Long Truong, a University of New Brunswick graduate, attended a job fair at Fredericton Inn on Oct. 25 where he hoped to find a job in hospitality.
“It’s really hard to find the appropriate job,” said Truong. “It’s not easy.”
He doesn’t have a problem working entry-level jobs, especially when they have the potential for advancement.
The fair, hosted by Ignite Fredericton, an economic development agency, focused on hospitality, accommodation and food services.
The job fair hosted chains including McDonald’s, Tim Hortons, Dairy Queen and Montana’s along with local Fredericton businesses like Crabbe Mountain, King’s Landing and Graystone Brewing.
Angela Whitlock, the co-owner of Crabbe Mountain Inn, attended the job fair to secure more staff. She said that regardless of a future profession, working in hospitality is a great experience for anyone.
“It teaches you how to deal with difficult customers,” said Whitlock. “How to think about someone else’s experience, how to put yourself in someone else’s shoes.”
Whitlock said they had to depend on family throughout the pandemic. She said students can find a lot of different jobs at Crabbe Mountain, from outdoor activities like hiking or canoeing to hospitality services like serving.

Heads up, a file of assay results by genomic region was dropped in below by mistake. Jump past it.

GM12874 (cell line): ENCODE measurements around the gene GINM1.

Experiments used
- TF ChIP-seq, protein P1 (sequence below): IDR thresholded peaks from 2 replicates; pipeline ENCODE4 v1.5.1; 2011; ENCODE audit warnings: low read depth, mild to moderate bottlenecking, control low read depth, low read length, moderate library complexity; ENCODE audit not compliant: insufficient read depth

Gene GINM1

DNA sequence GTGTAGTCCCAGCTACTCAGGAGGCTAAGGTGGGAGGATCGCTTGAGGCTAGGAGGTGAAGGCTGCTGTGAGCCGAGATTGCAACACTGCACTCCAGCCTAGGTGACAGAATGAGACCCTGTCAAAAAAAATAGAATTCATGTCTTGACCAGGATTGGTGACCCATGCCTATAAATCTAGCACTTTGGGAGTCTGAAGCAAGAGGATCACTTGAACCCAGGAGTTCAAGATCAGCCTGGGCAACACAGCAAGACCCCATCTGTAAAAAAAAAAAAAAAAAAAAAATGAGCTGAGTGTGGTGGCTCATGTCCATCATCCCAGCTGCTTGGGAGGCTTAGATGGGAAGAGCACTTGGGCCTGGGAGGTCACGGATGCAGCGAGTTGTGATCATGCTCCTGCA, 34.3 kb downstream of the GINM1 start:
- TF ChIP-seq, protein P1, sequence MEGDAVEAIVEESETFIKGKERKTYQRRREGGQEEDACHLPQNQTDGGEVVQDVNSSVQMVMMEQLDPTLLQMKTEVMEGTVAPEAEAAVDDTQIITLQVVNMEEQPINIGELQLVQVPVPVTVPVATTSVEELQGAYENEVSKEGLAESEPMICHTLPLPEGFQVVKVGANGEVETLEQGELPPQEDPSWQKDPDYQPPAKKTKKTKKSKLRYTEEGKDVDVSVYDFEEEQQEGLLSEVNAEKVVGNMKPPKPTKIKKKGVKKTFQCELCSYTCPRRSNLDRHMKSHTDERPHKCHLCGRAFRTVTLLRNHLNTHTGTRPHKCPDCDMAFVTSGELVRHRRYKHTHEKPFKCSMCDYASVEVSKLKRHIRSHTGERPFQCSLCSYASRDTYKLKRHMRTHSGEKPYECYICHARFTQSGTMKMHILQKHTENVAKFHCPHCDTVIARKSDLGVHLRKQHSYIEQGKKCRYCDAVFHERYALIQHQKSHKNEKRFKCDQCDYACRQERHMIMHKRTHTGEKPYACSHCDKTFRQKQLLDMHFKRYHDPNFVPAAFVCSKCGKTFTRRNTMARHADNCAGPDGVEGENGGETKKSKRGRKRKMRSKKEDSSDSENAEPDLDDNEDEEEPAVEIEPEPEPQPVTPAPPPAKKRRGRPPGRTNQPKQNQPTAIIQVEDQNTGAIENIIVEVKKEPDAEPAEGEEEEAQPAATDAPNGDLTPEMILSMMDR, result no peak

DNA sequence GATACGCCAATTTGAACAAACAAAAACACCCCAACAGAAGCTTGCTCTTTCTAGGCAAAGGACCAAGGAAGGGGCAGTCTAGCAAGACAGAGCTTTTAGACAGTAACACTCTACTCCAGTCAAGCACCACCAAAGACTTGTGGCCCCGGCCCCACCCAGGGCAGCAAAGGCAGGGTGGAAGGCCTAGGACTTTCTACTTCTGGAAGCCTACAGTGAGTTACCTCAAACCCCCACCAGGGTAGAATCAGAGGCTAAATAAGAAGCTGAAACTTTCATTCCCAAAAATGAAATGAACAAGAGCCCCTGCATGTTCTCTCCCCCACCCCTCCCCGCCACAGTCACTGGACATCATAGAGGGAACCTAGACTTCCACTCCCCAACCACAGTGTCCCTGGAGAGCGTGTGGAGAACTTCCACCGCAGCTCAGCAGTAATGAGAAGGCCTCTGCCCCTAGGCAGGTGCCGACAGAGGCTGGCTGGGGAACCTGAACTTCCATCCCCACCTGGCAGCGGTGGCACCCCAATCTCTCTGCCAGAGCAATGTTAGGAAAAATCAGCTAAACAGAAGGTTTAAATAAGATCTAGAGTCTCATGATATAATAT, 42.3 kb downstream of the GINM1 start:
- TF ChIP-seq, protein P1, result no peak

Crabbe Mountain offers live music every weekend.
“If there are student musicians, we’re all about supporting local,” said Whitlock.
She said their live music scene is relaxed but interactive, comparing it to a kitchen party.
Nick Magee, a Tim Hortons human resources employee, worked for the chain for 15 years.
He said Tim Hortons is flexible and offers benefits that can be helpful to students.
They offer “Tim’s Points” for weekend shifts, free meals after six months of work and scholarships for high school and university students. He started working at the company when he was 15.
His movement in the company is an example of Tim Hortons promoting from within.
“You definitely can advance within the company,” said Magee. “If you have the skills and if you want to do it.”
Amanda Stairs is the assistant director of visitor experience at King’s Landing, a living history museum outside Fredericton. Stairs said they normally keep student hires on until they graduate and find a position in their field of study.
She said the museum offers a unique experience for employees that helps them open up.
“It’s not just history, it’s a fun place to dress up and pretend you are someone else,” said Stairs.